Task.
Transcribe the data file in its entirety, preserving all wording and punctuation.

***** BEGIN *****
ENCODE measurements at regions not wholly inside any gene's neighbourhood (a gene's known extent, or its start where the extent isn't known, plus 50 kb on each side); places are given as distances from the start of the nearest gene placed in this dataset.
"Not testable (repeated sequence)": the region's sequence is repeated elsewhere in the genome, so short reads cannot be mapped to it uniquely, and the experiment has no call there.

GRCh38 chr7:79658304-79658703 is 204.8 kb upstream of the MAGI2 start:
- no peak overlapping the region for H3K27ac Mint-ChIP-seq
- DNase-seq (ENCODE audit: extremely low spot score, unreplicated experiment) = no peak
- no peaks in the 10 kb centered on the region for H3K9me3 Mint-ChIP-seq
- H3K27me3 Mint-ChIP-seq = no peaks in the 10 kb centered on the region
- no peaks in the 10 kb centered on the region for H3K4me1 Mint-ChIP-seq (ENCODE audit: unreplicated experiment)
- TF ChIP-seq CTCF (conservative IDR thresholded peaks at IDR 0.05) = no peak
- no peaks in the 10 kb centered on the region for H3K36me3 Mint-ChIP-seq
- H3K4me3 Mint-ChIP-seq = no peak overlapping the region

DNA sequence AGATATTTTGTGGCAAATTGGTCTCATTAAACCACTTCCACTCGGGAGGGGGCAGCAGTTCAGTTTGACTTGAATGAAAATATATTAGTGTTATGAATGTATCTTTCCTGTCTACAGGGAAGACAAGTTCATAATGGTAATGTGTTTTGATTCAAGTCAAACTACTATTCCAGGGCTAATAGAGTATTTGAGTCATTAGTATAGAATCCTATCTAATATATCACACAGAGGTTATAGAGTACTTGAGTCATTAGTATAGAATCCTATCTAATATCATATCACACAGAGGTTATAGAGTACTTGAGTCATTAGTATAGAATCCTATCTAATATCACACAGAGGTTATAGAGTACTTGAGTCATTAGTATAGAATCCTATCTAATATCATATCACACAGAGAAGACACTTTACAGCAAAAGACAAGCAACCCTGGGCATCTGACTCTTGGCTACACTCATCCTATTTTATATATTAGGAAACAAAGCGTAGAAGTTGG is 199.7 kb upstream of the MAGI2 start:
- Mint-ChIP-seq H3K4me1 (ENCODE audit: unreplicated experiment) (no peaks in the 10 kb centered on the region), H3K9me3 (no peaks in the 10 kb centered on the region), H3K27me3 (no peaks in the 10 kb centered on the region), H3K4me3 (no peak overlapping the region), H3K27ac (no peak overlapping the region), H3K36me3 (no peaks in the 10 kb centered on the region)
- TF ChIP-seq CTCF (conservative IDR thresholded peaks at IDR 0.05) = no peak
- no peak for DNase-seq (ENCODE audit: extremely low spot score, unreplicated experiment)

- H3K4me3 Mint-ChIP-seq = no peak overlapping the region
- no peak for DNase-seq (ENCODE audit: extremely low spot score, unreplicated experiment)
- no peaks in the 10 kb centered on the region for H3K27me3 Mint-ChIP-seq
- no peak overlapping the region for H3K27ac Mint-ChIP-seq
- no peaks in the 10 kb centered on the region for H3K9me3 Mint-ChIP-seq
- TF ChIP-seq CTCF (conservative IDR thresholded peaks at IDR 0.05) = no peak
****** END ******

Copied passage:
ENCODE measurements at regions not wholly inside any gene's neighbourhood (a gene's known extent, or its start where the extent isn't known, plus 50 kb on each side); places are given as distances from the start of the nearest gene placed in this dataset.
"Not testable (repeated sequence)": the region's sequence is repeated elsewhere in the genome, so short reads cannot be mapped to it uniquely, and the experiment has no call there.

GRCh38 chr7:79658304-79658703 is 204.8 kb upstream of the MAGI2 start:
- no peak overlapping the region for H3K27ac Mint-ChIP-seq
- DNase-seq (ENCODE audit: extremely low spot score, unreplicated experiment) = no peak
- no peaks in the 10 kb centered on the region for H3K9me3 Mint-ChIP-seq
- H3K27me3 Mint-ChIP-seq = no peaks in the 10 kb centered on the region
- no peaks in the 10 kb centered on the region for H3K4me1 Mint-ChIP-seq (ENCODE audit: unreplicated experiment)
- TF ChIP-seq CTCF (conservative IDR thresholded peaks at IDR 0.05) = no peak
- no peaks in the 10 kb centered on the region for H3K36me3 Mint-ChIP-seq
- H3K4me3 Mint-ChIP-seq = no peak overlapping the region

DNA sequence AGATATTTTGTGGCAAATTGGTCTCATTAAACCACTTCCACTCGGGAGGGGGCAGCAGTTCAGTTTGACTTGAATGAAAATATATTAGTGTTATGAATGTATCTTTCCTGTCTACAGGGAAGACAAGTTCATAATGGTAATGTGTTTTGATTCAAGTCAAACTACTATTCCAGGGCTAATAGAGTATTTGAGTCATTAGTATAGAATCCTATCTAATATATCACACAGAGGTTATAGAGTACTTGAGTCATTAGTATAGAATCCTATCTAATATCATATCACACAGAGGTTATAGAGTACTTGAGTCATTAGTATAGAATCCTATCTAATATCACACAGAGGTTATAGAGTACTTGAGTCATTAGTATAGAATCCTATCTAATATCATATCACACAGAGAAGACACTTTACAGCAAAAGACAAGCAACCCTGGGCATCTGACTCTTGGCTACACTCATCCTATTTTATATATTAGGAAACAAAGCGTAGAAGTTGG is 199.7 kb upstream of the MAGI2 start:
- Mint-ChIP-seq H3K4me1 (ENCODE audit: unreplicated experiment) (no peaks in the 10 kb centered on the region), H3K9me3 (no peaks in the 10 kb centered on the region), H3K27me3 (no peaks in the 10 kb centered on the region), H3K4me3 (no peak overlapping the region), H3K27ac (no peak overlapping the region), H3K36me3 (no peaks in the 10 kb centered on the region)
- TF ChIP-seq CTCF (conservative IDR thresholded peaks at IDR 0.05) = no peak
- no peak for DNase-seq (ENCODE audit: extremely low spot score, unreplicated experiment)

- H3K4me3 Mint-ChIP-seq = no peak overlapping the region
- no peak for DNase-seq (ENCODE audit: extremely low spot score, unreplicated experiment)
- no peaks in the 10 kb centered on the region for H3K27me3 Mint-ChIP-seq
- no peak overlapping the region for H3K27ac Mint-ChIP-seq
- no peaks in the 10 kb centered on the region for H3K9me3 Mint-ChIP-seq
- TF ChIP-seq CTCF (conservative IDR thresholded peaks at IDR 0.05) = no peak